Admittedly, effecting such a shift is easier said than done. To be fair, Washington's own commitment to a liberal order arguably has waned over the years. The United States has increasingly bilateralized its trade and aid policies in order to compete with the EU and to exercise greater direct control over and thereby ensure the effectiveness of U.S. assistance policies. Many of the instruments available to implement multilateral policies are problematic, either because of corruption and incompetence, or because they themselves are subject to capture by European interests that pay their bills and pack their governance structures. Global non-governmental organizations also tend to support the EU's version of multilateralism in such forums, which further undermines U.S. leverage. These difficulties do not, however, invalidate the central argument that a revitalized commitment to a liberal international order is the best way to deal with a potentially illiberal multilateralism spearheaded by the EU.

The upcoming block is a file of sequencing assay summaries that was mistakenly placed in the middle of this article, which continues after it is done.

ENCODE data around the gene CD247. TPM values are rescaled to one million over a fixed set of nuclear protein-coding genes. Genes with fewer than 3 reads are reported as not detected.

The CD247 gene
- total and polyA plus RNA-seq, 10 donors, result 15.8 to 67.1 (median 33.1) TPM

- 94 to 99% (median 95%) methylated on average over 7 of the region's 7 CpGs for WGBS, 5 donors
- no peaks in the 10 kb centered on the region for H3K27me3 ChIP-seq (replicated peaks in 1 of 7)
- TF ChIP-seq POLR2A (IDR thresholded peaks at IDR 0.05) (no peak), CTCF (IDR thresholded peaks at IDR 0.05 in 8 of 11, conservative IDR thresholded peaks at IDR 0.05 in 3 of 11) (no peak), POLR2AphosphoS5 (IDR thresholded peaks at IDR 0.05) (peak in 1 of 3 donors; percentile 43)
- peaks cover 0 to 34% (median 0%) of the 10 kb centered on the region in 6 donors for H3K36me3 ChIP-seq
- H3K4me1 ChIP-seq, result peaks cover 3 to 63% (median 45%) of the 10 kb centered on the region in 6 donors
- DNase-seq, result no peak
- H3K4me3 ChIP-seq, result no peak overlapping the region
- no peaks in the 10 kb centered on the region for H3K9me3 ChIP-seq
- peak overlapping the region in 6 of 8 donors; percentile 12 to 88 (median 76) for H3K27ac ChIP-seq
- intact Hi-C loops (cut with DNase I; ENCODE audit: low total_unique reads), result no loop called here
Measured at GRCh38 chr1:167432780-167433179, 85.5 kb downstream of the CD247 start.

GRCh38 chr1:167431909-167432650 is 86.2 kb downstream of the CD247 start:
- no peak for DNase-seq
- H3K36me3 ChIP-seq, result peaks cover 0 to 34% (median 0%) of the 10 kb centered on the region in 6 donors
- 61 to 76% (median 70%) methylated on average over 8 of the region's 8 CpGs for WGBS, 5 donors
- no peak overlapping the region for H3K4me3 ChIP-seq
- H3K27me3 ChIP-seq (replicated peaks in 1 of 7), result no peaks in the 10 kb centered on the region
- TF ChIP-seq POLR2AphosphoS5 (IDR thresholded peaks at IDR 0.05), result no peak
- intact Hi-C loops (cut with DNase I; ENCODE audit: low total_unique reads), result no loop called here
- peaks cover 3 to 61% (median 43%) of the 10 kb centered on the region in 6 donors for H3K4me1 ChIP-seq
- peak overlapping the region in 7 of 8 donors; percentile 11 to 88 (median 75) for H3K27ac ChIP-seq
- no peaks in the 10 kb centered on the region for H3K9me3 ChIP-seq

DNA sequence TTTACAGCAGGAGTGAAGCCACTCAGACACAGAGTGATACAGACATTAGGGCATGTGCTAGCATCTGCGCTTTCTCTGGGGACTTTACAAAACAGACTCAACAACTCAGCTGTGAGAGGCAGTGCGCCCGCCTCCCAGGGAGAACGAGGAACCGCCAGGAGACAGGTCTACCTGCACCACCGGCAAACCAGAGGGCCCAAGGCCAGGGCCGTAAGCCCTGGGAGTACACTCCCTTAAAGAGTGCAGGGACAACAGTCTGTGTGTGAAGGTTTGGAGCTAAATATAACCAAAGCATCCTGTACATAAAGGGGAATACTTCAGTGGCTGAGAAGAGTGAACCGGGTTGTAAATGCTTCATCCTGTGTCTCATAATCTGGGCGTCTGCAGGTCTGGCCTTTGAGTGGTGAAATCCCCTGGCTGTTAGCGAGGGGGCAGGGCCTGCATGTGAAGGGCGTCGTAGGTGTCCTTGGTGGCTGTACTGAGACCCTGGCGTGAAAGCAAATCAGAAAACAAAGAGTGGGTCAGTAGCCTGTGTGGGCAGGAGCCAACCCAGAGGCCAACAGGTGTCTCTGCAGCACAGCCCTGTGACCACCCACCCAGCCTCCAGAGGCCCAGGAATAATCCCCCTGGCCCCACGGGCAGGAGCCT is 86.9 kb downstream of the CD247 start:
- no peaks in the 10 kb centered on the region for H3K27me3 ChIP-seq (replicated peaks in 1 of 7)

Two elements are important for a new U.S. strategy. First, a renewed attention to liberal multilateralism should make clear the direction that U.S. policy should not take. The United States should not pursue with the EU the kinds of charters, compacts, partnerships and other bilateral arrangements currently being promoted in Atlanticist circles. However well intentioned, this kind of U.S.-EU bilateralism moves away from a more plural and open international order. Within Europe, it cannot help but promote the further centralization of policymaking in and through Brussels that shifts power to the European Commission and member states such as France and Germany, even as it helps to marginalize the contributions of more liberal outliers such as the UK, the Scandinavian countries and the new member states to the east. In the wider world, it increases the likelihood that U.S.-EU understandings will be imposed worldwide, thereby marginalizing the influence of third countries that tend to be closer to U.S. positions. The result is a double loss for international pluralism, both within Europe and at the global level.Essay Types: Essay